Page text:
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Flashcards in Respiratory Infections Deck (122):
1

where does corzya, pharyngitis, sinusitis and epiglottitis effect?

upper respiratory tract

2

where does acute bronchitis, pneumonia and influenzae effect?

lower respiratory tract

3

where is the cut off between upper and lower respiratory tract?

vocal cord
(vocal cords and above = upper
below vocal cords = lower)

4

what is corzya?

acute viral infection of the nasal passages

5

what is acute sinusitis usually preceded by?

corzya

6

what type of discharge is associated with acute sinusitis?

purulent nasal discharge

7

what is the reason diptheria is so life-threatening?

the toxin produced

8

why is diptheria not seen in the UK anymore?

vaccination

9

what is the reason epiglottits (in children) is so life-threatening?

risk of respiratory obstruction

10

what is acute bronchitis usually preceded by?

corzya

11

what are the clinical features of acute bronchitis?

productive cough (rememeber bronchitis is an over production of mucus)
sometimes a fever
possibly a transient wheeze
normal chest examin
normal CXR

12

what is the treatment for acute bronchitis?

supportive
antibiotics are not indicated unless patient has underlying chronic lung disease

13

what is an acute exacerbation of chronic bronchitis?

worsening of sputum production (now purulent) of a patient with pre-existing lung disease

14

what usually precedes an acute exacerbation of chronic bronchitis?

upper respiratroy tract infection

15

what are the clinical features of acute exacerbation of chronic bronchitis?

breathlessness
wheeze
crackles
cyanosed
ankle oedema (in advanced disease- cor pulmonale)

16

what is the management of an acute exacerbation of chronic bronchitis? (patient has purulent sputum)

primary care:
amoxicillin or doxycycline
bronchodilator inhalers
short steroid course in some cases

hospital:
(refer if evidence of resp failure or not coping at home)
measure ABGs
give oxygen if resp failure
CXR

17

what are the main investigations for a patient who has suspected pneumonia? (7)

blood culture
serology
ABGs
FBC
Urea
LFTs
CXR

18

why can herpes simplex be reactivated in patients with pneumonia?

opportunistic infection

19

why is CRB65 more useful in primary care than CURB 65?

don't need to do a blood test

20

who tends to get severe chicken pox pneumonia?

adult smokers

21

what is the management of CAP?

antibiotics
oxygen (maintain SaO2 94-98%)
fluids
bed rest
no smoking

22

what can radiological technique can you use to help guide a chest drain?

ultrasound

23

what type of antibiotic cover is generally needed for hospital acquired pneumonia?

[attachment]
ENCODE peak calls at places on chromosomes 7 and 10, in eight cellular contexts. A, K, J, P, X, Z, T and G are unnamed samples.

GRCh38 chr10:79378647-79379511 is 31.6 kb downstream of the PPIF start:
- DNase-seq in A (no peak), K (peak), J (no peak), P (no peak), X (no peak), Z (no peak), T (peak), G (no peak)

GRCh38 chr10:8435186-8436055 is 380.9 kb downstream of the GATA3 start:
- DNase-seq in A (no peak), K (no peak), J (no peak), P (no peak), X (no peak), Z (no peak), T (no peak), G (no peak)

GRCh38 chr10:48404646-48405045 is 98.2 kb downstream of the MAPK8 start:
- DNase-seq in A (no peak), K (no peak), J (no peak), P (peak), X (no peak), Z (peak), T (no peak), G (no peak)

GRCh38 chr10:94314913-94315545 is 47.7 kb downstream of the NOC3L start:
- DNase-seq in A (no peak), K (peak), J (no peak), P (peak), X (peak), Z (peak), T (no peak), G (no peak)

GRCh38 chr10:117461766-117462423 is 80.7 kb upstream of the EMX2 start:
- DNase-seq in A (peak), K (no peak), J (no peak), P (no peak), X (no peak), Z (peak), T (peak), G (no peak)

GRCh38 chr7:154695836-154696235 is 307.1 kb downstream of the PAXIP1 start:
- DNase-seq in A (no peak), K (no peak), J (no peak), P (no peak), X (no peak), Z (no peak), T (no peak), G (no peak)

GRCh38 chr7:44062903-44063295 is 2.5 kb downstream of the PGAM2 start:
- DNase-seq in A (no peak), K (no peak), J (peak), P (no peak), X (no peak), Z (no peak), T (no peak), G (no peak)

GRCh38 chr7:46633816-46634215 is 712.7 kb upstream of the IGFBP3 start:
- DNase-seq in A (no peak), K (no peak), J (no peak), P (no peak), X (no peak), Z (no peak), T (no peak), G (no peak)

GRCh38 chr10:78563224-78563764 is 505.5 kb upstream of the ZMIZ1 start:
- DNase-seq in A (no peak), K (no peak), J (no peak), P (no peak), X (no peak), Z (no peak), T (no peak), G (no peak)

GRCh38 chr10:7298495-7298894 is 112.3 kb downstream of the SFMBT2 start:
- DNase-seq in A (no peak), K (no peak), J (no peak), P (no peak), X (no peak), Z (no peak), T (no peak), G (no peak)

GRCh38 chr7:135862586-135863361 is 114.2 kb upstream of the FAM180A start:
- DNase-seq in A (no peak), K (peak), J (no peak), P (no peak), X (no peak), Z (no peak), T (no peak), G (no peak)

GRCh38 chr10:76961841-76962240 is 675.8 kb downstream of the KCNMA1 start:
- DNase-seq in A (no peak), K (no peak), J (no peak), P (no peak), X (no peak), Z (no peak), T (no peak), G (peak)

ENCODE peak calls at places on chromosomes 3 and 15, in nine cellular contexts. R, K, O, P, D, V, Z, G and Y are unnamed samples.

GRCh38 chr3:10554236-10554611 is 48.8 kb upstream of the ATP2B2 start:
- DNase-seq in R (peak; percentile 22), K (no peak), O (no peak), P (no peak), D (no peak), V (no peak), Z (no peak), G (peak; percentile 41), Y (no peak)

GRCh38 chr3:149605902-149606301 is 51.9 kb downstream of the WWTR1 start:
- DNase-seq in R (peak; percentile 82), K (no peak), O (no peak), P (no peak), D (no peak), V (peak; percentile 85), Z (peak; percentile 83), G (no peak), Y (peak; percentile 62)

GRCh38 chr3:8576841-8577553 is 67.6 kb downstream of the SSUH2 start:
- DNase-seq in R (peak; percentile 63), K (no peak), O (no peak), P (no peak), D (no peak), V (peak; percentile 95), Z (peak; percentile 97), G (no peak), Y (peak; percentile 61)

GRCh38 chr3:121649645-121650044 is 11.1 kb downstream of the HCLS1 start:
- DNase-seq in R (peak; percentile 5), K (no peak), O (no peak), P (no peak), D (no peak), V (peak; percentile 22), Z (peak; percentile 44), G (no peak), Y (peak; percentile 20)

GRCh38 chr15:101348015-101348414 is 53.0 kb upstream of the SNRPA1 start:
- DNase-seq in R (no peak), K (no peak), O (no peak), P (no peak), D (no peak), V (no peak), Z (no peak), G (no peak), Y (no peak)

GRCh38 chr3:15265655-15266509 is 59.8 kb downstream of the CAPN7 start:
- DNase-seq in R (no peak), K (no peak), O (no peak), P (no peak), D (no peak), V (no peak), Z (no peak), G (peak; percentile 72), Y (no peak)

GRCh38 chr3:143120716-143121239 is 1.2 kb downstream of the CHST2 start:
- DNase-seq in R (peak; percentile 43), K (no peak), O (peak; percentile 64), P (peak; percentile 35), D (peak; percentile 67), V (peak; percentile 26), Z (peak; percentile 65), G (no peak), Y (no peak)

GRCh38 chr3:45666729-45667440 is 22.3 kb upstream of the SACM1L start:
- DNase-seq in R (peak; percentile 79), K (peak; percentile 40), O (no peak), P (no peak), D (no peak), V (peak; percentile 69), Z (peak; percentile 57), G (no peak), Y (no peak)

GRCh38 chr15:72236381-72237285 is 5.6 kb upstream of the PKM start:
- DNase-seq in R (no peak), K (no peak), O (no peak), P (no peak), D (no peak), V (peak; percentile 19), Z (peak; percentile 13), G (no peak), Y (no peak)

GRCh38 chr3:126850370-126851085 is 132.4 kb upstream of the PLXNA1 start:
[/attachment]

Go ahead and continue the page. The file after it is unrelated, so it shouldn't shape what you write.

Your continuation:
gram negative cover

24

what type of antibiotic cover is generally needed for aspiration pnumonia?

anaerobic cover

25

why is pneumonia caused by legionella tricky to diagnose?

chest symptoms may be absent but GI disturbance is common

26

who gets both influenza and pneumococcal vaccines?

people over 65
patients with chronic chest/cardiac disease
patients with diabetes
immunocompromised patients

27

what are the benefits of oseltamivir?

reduced duration of symptoms by one day
reduced use of antibiotics
might reduce infectivity
no data on mortality

28

how long is the first wave of an influenza pandemic?

3-5 months

29

when does the second wave of an influenza pandemic occur?

months after the first

30

explain CURB65

C = new onset of confusion
U = urea >7
R = resp rate > 30/min
B = BP, systolic
65 = age 65+

31

why does infection cause consolidation of an area of the lungs?

infection causes an inflammatory exudate (localised oedema) due to the inflammatory-induce leaky blood capillaries.
the fluid filled spaces lead to consolidaiton

32

what is lobar pneumonia?

confluent consolidation involving a complete lung lobe

33

what are the 7 major complications of pneumonia?

respiratory failure
pleural effusion
empyema
abscess
fibrous scarring
bronchiectasis
death

34

what is bronchopneumonia?

infection starting in airways and spreading to adjacent alveolar lung

35

what can be an underlying cause of bronchopneumonia?

COPD
cardiac failure
complication of viral infection
aspiration of gastric contents

36

what is a lung abscess?

localised collection of pus

37

what symptoms does a lung abscess cause?

chronic malaise and fever

38

what type of pneumonia is more likely to cause a lung abscess?

aspiration pneumonia

39

what is bronchiectasis?

abnormal fixed dilation of the bronchi

40

what is bronchiectasis usually the result of?

fibrous scarring followng infection (pneumona, TB, cystic fibrosis) or chornic obstruction (tumour)

41

what is the main consequence of bronchiectasis?

dilated airways accumulate purulent secretions (due to decreased secretion clearance) predisposing to infection

42

how can the pathology of TB be described?

type IV hypersensitivity (granuloma formation + necrosis)

43

apart from mycobacteria tuberculosis/bovis/africanum, what type of patients do other mycobacterias usually infect?

immunocompromised host

44

in TB what is the cause of the granulomatous inflammation, tissue necrosis and scarring?

T cell response to the organism

45

describe primary TB? (1st exposure)